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Old 05-06-2014, 02:36 PM
 
Location: Tennessee
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An old buddy of mine from high school posted on Facebook today that his father just passed away after battling Alzheimer's. This guy is 27, so I'm assuming his dad was probably under 60, and very likely under 70. It appears that the man got Alzheimer's early and went to an early demise.

Have you seriously considered life and retirement with Alzheimer's or some other cognitive impairment?
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Old 05-06-2014, 04:27 PM
 
Location: Whereever we have our RV parked
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Yes, this can happen early on. My wife has a friend who is 66. She just retired a few years ago, and she was already suffering some cognitive impairment in her early 60's. How she continued to work, I don't know. She's already at the point she can't drive. For whatever reason, she was told she doesn't have much more than a few years. Her official diagnosis is Parkinson's. Parkinson's is more physical but mental functioning is seriously affected also. Dementia, Parkinson's, Alzheimer's or whatever; It all amounts to brain dysfunction and continuing deterioration.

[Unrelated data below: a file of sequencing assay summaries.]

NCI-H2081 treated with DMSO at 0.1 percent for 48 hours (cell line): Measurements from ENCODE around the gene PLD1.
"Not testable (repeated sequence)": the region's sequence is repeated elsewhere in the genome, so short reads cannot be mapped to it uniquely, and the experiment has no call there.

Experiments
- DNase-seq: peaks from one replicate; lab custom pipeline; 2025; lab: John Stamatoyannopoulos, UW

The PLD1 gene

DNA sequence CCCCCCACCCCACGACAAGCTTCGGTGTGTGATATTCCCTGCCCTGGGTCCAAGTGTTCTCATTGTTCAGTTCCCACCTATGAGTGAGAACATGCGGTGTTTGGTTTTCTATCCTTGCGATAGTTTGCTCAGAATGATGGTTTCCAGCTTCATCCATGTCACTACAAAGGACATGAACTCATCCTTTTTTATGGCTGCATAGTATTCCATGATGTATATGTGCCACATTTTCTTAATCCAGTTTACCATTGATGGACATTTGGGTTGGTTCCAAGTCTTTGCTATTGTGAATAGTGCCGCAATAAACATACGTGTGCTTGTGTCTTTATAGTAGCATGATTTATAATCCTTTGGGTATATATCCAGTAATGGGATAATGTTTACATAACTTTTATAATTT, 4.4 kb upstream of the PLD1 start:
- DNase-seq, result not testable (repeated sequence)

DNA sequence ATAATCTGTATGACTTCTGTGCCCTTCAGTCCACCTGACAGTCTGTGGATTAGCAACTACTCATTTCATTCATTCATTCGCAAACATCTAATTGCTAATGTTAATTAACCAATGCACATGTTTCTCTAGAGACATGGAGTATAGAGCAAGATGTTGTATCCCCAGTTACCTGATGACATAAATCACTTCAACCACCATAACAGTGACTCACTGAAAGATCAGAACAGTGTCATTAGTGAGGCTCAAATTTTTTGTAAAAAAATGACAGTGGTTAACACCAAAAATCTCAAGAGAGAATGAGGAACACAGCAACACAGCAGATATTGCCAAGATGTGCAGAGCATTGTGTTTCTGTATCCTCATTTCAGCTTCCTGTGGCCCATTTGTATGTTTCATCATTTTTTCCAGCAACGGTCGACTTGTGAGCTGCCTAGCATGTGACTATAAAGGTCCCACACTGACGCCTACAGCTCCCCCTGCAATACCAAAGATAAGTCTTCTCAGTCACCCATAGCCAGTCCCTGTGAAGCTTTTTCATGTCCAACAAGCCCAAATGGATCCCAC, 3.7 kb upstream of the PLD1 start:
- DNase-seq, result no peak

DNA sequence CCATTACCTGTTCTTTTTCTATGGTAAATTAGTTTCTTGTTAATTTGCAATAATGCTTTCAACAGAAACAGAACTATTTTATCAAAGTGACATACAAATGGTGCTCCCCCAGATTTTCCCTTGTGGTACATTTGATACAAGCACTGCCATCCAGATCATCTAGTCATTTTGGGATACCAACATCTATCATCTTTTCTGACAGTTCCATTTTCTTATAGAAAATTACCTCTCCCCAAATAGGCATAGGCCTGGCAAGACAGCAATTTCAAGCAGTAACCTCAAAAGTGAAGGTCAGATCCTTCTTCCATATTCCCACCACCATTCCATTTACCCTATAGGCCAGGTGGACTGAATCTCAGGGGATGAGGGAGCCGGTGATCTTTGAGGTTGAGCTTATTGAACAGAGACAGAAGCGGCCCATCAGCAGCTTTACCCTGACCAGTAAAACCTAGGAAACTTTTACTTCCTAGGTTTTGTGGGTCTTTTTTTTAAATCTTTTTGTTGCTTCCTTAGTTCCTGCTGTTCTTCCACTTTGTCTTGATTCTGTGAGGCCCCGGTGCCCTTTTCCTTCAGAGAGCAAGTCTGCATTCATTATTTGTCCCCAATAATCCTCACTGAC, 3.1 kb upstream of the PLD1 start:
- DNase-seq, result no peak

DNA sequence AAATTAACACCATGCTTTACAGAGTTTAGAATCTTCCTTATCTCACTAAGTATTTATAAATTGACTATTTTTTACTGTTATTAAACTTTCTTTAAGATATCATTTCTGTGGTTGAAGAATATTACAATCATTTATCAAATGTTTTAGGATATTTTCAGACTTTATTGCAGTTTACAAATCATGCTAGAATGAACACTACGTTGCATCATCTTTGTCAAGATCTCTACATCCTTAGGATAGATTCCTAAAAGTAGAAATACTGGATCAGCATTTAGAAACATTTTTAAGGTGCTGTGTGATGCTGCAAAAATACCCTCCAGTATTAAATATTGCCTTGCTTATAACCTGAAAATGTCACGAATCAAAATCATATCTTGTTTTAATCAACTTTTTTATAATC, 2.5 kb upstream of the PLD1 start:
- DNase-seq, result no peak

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Old 05-06-2014, 05:06 PM
 
Location: Near a river
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Quote:
Originally Posted by Emigrations View Post
An old buddy of mine from high school posted on Facebook today that his father just passed away after battling Alzheimer's. This guy is 27, so I'm assuming his dad was probably under 60, and very likely under 70. It appears that the man got Alzheimer's early and went to an early demise.

Have you seriously considered life and retirement with Alzheimer's or some other cognitive impairment?
Yes I have. I've never had the sharpest mind around numbers and short-term memory. I wonder what I'd do (if I could even act) with a full-blown case of dementia. DH and kids tell me they'd look after me, but I think not. They're being simplistic. Because people do die from Alzheimer's, I also wonder what patient rights are and how they are enforced (i.e., if one has advanced directives).
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Old 05-06-2014, 07:10 PM
 
Location: Baltimore, MD